The first stop near Madikere was a place called Talacauvery. This place is famous because the Cauvery river originates here. There is a huge temple here and to see it you have to climb up 300 stairs. The dreadful rain had begun again and it was getting cold on top of that hill so three of us decided to stay near the entrance and look at the beautiful hills. It was so cold that just that thought of taking my shoes off and braving the rain and wind to climb the wet stairs to the top of the temple made me shiver. Perhaps it made the other two shiver as well because we decided to go to a nearby tea stall and have some tea and pakodas. While we binged on the pakodas and the tea (we must’ve had three pakodas and 2 teas each) we thought about what to do next. We decided to go to the Abbi Falls.
The number of tourists in Coorg during this time was impressive. The rain and the wind did nothing to deter the determined tourists. To get to the
falls you have to climb down a hill. Stairs have been cut into the mountain to make it easier to walk down. A wooden bridge has been constructed in front of the waterfall so that tourists can get a better view of Abbi Falls. Lots of tourists walk the bridge for the simple joy of getting sprayed by the rapid water falls. In our case two of us decided to stay dry and the other two did not want to miss the photo op. And we did take photos galore at this place since it provided for such a picturesque backdrop. While climbing up the stairs we talked about whether we should have lunch or head to Raja’s seat after this.
We decided on lunch and ate at the Athithi restaurant (Madikeri), which was clean and pleasant. It is a pure vegetarian restaurant, which means that they don’t serve eggs as well. I decided to have the south Indian mini-meal on a plantain leaf.
You can’t come to Coorg and not stock up on spices, honey, some wine and the famous home-made chocolates. So after our hunger was abated we headed to a government run store selling all
these things. Chocolate was sold in 500 ml bars. These were just rectangular bars (resembling books), packaged and stamped with the price tags. The store also contained honey in different sized jars (I bought a jar of honey as well.) Packets of cardamom, cinnamon, vanilla, different kinds of candies, and of course the different kind of Coorgi coffee were also sold here. I bought a pack of cinnamon sticks to put in the masala chai I’m so fond of, and some vanilla as well to experiment with in cooking. A packet of strong Arabica coffee completed my shopping bag.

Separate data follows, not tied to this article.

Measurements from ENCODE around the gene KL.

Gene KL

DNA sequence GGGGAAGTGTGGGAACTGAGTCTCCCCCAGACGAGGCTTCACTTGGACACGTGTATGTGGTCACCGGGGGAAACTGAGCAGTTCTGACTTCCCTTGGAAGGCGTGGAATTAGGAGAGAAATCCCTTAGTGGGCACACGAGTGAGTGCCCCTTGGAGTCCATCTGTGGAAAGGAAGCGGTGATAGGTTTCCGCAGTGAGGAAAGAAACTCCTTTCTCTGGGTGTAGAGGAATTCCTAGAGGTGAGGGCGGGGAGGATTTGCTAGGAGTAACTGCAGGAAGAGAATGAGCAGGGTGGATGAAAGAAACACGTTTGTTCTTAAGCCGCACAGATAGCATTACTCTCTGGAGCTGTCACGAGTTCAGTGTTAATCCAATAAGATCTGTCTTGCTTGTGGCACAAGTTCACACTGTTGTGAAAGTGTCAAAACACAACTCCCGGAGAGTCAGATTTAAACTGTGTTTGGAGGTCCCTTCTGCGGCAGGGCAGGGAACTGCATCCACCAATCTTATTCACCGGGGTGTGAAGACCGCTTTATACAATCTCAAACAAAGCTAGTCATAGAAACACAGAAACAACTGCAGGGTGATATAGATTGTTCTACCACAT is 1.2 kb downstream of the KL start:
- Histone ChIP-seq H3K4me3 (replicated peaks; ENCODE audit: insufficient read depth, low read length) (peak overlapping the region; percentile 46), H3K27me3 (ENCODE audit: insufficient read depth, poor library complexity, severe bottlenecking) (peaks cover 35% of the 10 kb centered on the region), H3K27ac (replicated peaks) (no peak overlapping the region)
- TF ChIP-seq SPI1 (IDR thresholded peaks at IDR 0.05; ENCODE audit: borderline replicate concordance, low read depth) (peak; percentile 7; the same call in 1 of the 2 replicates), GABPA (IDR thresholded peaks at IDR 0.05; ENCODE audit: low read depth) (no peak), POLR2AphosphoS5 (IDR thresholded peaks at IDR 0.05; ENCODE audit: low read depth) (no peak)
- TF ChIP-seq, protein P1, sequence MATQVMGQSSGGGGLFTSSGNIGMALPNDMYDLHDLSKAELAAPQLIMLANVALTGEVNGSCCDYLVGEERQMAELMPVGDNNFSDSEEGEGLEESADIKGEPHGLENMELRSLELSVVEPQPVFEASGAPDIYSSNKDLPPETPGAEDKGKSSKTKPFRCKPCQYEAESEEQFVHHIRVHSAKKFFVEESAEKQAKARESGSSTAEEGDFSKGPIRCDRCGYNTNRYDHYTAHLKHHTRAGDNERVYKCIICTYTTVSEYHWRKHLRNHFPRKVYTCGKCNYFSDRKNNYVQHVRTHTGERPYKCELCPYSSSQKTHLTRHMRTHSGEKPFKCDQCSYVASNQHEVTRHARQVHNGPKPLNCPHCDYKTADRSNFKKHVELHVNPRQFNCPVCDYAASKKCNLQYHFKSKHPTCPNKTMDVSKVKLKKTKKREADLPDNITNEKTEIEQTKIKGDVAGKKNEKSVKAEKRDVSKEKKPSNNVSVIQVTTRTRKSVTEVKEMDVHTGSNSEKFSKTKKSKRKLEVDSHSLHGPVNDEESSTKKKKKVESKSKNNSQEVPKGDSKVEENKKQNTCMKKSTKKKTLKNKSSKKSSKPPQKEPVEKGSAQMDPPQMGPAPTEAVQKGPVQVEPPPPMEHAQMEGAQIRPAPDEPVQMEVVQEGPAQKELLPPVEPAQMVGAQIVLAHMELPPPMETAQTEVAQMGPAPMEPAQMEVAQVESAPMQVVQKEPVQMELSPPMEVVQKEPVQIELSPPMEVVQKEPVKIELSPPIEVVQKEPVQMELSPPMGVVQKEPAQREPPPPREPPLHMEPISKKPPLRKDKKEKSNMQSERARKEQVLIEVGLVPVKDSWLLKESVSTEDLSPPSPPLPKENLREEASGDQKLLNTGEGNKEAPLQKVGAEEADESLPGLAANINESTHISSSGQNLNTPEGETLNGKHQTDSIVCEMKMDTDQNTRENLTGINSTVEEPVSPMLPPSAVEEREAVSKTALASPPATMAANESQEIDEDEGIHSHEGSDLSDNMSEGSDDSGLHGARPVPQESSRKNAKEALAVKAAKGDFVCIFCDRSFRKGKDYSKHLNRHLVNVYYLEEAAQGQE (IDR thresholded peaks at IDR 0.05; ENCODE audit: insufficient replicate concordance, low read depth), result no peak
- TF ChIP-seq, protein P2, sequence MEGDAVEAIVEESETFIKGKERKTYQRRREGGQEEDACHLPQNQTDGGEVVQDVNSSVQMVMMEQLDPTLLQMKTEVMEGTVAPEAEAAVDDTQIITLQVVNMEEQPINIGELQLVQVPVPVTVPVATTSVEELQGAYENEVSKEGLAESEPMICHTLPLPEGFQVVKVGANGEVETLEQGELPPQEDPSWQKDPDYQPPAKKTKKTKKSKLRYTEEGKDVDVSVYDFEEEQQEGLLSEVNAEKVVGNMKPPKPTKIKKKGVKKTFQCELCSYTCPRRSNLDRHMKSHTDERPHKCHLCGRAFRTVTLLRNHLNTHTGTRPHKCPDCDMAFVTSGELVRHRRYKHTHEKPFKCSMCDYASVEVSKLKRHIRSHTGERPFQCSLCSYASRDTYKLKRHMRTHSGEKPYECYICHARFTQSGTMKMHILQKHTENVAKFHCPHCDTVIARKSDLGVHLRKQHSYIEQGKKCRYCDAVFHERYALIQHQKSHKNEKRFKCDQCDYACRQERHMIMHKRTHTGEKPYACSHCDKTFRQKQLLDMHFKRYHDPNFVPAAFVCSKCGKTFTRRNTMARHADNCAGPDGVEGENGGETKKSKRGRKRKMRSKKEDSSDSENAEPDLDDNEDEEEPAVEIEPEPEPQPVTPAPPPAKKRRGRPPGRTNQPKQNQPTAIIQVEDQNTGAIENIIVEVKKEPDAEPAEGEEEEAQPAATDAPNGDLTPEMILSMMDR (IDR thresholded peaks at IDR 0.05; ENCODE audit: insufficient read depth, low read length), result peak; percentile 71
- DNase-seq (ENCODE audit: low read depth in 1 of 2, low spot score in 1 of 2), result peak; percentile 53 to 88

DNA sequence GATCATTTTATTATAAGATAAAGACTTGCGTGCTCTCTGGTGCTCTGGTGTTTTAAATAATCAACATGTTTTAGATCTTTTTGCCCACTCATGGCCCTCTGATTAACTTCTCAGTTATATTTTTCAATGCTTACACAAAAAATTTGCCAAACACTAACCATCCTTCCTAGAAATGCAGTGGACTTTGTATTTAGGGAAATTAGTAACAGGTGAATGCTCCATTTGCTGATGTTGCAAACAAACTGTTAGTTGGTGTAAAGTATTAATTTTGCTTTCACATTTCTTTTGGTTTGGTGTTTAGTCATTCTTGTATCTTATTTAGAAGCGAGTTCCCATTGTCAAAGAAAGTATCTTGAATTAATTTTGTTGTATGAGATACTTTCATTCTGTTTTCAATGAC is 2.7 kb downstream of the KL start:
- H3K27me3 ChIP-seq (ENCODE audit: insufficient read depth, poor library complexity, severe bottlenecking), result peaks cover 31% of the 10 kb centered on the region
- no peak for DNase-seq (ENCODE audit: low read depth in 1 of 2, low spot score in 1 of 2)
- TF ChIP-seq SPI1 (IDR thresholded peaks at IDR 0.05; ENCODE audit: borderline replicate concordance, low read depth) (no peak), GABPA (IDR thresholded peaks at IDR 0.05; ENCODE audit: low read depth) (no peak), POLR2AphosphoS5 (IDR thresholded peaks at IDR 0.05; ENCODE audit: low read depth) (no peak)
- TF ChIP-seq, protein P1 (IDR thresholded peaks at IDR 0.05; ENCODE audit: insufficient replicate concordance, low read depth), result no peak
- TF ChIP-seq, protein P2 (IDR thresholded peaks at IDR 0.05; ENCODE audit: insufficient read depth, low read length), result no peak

Raja’s seat is a place where the king of Coorg used to come to think when faced with difficult problems. It is believed that solutions came to him while gazing at the lush vegetation all around. The gardens and the view here is not to be missed. Entry fee is Rs. 2/- and I’d say it’s worth it! I only wish that there had been less mist so that we could have enjoyed a clearer view.
We returned home after Raja’s seat and lazed around the house with coffee for the rest of the day.
For dinner we
had rice noodles and the pork that Coorg is so famous for, with a bit of rice and chapattis
. Surprisingly, we were unable to find restaurants selling traditional Coorgi pork dishes in Medikeri. So we were glad that our hosts made it a point to make these for us. If you are in Coorg and want to taste traditional pork dishes but are not staying at a Homestay or a homestay that makes this food, you have the option of calling up a homestay which does and booking a meal there. Most homestays do cater to travelers who are not staying but just want to have a traditional Coorgi meal.